The Vitamin Kid

Avoiding bad medicine and finding non-toxic treatments that actually work

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Location: Ankeny, Iowa, United States

Wednesday, January 04, 2006

Dangers of aspirin / natural alternatives

Dr. David G. Williams, in the April 2004 issue of his Alternatives newsletter, raked aspirin over the coals. The immediate and potential preventive effects of aspirin are widely touted. Many of the statistical risks ordinary people run by taking this drug daily are rarely mentioned. Here's a summary of Dr. Williams' findings:

The FDA recently reviewed 55,000 aspirin-takers in 5 different studies. In the next five-year period, 3 percent of "moderate-risk individuals" could expect to have a heart attack. With low dose daily aspirin therapy, that risk could be reduced to 2 percent. But the death rate from heart attack would not be reduced by aspirin. The risk of a stroke caused by arterial blockage would not be reduced. On the other hand, risk of stroke from a ruptured blood vessel in the brain would increase.

The US Preventive Services Task Force looked at the same five studies and concluded that in a group of 1,000 moderate-risk men and women taking daily aspirin, in a five-year period, eight non-fatal heart attacks might be prevented, but one stroke and three cases of major gastrointestinal bleeding would be caused. Again, the effect on mortality would be nil. Nada. Nothing. Zip. Zero. Get the point?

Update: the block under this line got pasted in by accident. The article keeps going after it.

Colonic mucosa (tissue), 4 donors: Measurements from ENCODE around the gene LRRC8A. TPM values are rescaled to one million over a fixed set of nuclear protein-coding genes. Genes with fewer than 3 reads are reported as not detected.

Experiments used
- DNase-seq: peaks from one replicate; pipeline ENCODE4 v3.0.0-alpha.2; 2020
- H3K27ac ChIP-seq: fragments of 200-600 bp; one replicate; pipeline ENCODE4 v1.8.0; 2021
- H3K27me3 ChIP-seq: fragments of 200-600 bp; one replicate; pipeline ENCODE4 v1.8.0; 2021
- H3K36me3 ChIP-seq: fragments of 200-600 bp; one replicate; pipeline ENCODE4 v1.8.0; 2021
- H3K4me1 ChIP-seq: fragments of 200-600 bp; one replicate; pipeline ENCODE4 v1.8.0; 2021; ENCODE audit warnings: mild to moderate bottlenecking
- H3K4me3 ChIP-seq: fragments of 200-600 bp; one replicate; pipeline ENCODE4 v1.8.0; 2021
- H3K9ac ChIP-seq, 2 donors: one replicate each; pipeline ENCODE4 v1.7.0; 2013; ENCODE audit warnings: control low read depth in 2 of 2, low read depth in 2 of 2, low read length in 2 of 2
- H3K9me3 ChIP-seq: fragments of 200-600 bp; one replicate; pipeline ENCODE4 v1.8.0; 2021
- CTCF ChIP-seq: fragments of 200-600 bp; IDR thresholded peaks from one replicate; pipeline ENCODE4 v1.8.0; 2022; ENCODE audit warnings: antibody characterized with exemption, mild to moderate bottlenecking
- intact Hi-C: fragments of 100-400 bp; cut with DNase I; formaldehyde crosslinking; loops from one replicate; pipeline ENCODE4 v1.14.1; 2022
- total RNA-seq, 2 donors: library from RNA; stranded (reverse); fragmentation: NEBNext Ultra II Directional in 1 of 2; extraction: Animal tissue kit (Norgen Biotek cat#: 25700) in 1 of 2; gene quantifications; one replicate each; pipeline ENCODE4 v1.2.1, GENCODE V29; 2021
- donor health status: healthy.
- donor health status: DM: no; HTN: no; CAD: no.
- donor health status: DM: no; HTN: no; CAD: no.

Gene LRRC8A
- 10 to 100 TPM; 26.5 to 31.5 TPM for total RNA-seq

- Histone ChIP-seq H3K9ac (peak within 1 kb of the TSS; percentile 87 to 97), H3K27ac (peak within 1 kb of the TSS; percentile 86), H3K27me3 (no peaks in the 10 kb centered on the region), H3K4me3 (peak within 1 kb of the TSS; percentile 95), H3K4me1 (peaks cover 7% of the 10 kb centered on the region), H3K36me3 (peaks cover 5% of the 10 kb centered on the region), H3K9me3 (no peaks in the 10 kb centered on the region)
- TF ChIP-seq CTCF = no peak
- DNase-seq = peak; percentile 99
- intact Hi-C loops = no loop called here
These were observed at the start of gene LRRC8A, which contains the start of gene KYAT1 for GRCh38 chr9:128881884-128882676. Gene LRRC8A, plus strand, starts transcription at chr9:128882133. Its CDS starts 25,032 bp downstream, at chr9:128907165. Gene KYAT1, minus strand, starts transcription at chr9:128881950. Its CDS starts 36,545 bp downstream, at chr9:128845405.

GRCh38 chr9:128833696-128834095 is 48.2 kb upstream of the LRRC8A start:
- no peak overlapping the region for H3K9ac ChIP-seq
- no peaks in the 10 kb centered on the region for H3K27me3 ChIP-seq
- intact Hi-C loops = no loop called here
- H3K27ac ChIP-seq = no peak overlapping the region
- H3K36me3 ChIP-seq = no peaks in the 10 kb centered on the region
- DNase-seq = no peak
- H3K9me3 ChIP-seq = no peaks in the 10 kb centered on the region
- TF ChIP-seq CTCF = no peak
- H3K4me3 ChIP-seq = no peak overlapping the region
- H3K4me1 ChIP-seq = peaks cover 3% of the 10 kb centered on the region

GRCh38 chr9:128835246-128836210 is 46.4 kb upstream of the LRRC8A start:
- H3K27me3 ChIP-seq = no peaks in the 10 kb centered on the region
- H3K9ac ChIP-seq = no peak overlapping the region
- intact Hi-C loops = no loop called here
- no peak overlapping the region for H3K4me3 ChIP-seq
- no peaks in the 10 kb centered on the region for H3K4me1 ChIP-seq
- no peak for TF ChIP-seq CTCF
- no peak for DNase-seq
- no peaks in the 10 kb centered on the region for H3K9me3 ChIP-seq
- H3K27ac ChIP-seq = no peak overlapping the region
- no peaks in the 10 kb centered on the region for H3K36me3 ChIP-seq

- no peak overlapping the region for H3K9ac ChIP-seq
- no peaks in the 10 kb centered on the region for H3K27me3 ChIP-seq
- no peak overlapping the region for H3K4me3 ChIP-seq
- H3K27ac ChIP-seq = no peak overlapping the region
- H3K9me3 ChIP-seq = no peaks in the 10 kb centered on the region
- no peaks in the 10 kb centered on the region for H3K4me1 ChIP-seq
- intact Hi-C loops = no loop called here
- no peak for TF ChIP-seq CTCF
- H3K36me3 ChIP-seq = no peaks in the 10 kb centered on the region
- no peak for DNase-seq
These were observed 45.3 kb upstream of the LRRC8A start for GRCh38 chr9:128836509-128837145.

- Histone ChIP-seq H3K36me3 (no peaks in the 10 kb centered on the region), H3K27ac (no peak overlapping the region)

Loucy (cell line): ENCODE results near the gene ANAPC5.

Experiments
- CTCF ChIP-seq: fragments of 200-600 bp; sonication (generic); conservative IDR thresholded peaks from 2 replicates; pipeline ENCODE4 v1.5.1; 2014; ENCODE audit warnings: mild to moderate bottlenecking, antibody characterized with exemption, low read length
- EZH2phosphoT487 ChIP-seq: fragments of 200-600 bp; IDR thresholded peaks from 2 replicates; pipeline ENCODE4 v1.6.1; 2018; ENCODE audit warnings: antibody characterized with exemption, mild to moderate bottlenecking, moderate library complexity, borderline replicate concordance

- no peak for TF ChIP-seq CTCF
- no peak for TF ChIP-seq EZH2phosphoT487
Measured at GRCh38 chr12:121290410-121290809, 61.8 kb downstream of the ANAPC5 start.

In a large study of 88,000 female nurses, those taking at least 2 aspirin tablets per week developed 58 percent more cases of pancreatic cancer, which is virtually incurable by conventional means. This is by no means insignificant. It is the fifth most common cause of cancer death in the United States.

Long-term aspirin use is associated with a 44 percent increase in posterior subcapsular cataract. (Opthamology Vol 98, No. 105, p. 1751-1758)

Aspirin is a common trigger for asthma attacks. (Chest Vol. 118, No 5, p. 1420-1476)

72 percent of older people taking from 1/4 tablet to 1 full tablet (325mg) aspirin daily had a measurable decrease in kidney function, which began to appear in as little as two weeks after starting to take aspirin. (American Journal of Medicine Vol 115, No 6, p. 462-466)

Aspirin in combination with alcoholic beverages (even moderate consumption) increases the risk of liver disease and gastrointestinal bleeding.

Are you beginning to doubt the unquestioned "wonder drug" status of aspirin?

Can we get the benefits of aspirin without the risks? That will be the subject of part II of this report.

Dr. Williams newsletter can be ordered here (a subscription for current issues or individual back issues, including the April 2004 issue, from which this information is taken):


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